As such, the main divergence would fall at the photo in this post of the “ideal timber” being lined at the end of a beam and all the subsequent “squaring work” that follows it. In most of Asian (and Middle Eastern methods) a nice referend side (the “flattest” one if you will for better terms would be selected and “cleaned up.”) then the “soul line” of the timber would be established and “cross” placed on the timber…with a single 真墨 (Shinzumi) snapped on each side in ink corresponding to the “soul line” within the timber itself…From here the “twist” would be pretty much be left alone and only the timber itself cleaned up aesthetically for appearance and joinery laid out and cut according to the “soul lines” reference within…

    Whenever I have been faced with these tasks (and the two methods compared side by side) the Western methods always involve so much more labor and material removal…it seems… Josha’s (https://www.youtube.com/watch?v=LMPfzOVmtqo) video is one of the best current examples of this work being demonstrated I have seen done by a Westerner…

    Keep up the great Posts!



    • Rick says:

      Good to hear from you j. Thanks for taking the time to put that down. So many ways to process and build–it’s good to keep an open mind. Great link. I am fantasizing about that chalk-box…

      • Sorry if I got “long winded” Rick…ha, ha…That was short for me…

        I love the top of…. “normative cultural tendencies in means, methods and materials”… as different culture approach a creative medium…It is simply fascinating…

        Again…much thanks…for such great posts!

        Josh is a wonderful young man, and we are going to continue to see great things out of him…I have know doubt! It’s hard to believe that just about everything we see in his videos are “first attempts” (or damned near it.) Further…!!??…he is brave (and kind enough) to document the outcomes in such beautiful and elegant ways for others to learn and be inspired by…Simply a gifted and brave (Semper Fi) human…Glad you enjoyed the link, and I look forward to more of your post as well…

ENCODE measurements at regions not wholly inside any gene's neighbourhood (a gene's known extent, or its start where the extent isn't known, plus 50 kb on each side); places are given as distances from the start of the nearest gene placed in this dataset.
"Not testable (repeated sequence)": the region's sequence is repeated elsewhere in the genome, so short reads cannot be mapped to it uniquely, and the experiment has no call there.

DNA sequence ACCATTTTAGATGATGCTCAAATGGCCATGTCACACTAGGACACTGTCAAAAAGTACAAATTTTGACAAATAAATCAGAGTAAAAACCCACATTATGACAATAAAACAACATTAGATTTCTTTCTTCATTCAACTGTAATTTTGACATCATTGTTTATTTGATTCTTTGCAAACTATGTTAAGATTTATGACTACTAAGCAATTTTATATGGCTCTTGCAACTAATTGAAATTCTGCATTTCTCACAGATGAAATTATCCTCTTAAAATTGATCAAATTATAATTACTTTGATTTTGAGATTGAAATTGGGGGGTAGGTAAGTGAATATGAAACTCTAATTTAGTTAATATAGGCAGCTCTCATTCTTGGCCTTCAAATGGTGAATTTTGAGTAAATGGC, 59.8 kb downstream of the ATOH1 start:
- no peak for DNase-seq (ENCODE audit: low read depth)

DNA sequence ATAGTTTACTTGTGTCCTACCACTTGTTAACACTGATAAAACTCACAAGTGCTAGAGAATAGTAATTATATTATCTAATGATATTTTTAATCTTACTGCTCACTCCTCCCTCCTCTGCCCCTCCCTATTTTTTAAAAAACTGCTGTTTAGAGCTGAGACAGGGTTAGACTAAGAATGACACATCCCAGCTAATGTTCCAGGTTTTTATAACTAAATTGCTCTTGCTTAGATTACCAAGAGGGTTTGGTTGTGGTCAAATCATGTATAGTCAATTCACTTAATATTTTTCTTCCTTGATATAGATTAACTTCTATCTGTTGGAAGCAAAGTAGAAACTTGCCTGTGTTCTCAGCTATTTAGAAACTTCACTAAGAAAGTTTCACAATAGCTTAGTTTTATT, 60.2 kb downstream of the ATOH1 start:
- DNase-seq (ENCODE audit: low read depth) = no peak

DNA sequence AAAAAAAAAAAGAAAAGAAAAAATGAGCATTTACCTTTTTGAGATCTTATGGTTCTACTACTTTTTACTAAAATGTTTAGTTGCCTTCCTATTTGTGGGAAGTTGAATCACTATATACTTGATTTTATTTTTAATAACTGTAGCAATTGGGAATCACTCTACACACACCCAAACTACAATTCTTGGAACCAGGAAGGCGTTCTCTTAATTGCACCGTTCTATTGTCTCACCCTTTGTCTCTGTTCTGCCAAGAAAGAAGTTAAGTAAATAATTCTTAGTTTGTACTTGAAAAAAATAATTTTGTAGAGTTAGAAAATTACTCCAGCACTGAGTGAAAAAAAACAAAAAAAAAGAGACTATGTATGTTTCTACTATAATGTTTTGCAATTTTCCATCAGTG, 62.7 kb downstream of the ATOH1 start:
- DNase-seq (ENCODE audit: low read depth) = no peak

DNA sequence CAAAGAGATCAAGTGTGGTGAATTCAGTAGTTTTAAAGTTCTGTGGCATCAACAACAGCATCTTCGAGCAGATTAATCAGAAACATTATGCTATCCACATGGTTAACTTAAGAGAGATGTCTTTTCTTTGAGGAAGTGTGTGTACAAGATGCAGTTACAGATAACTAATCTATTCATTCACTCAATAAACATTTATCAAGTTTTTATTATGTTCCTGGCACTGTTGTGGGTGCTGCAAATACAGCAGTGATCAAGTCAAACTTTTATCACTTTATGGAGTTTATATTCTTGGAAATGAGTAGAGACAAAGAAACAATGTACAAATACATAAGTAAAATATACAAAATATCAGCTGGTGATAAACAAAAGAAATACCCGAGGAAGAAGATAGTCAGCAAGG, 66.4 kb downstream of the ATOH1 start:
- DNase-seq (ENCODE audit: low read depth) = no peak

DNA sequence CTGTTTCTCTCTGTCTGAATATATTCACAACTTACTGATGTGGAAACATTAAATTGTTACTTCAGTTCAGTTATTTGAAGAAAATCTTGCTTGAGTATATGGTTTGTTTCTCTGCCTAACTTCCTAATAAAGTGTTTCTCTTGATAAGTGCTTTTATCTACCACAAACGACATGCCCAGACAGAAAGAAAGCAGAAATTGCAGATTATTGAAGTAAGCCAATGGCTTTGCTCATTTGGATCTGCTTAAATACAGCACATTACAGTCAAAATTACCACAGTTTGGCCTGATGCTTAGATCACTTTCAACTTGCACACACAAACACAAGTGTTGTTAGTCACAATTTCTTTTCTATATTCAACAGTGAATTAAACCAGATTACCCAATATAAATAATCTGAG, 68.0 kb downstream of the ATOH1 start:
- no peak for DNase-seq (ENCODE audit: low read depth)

2. Joey White says:

    Of all the wood freaks and weirdos at the fest, Justin was one of my favorites. That dude is alright.

    And don’t worry about Marky’s coasters, I doubt he can reach.

  3. hiscarpentry says:

    Looks great Justin! That’s a load off, I’m sure.

    • Rick says:

      Keegan was understandably sheepish about being featured so prominently in a post. Said he felt narcissistic, and a little hesitant about mom seeing him flipping the double bird.

  4. Linda Master says:

    You guys are amazing! Love your posts—

  5. John Wolf says:

    There must be some phrase more descriptive for that condition than simply “out of wind”.

  6. Matt Robin says:

    1973 Pre Apprentice Carpentry course, Carl T Cotter Vocational School,Toledo Ohio Robert Whatley teacher with many years union carpenter across the nation. His mantra Hemlock is never to be used for use in building anything other than a fire.A side note his favorite drink was the Harvey wall Banger.

  7. Kinderhook88 says:

    What a cool post! The mantel is stunning, and the prose is charming (as always). You all are awesome – I’m always on the lookout for Blue Oak in my inbox!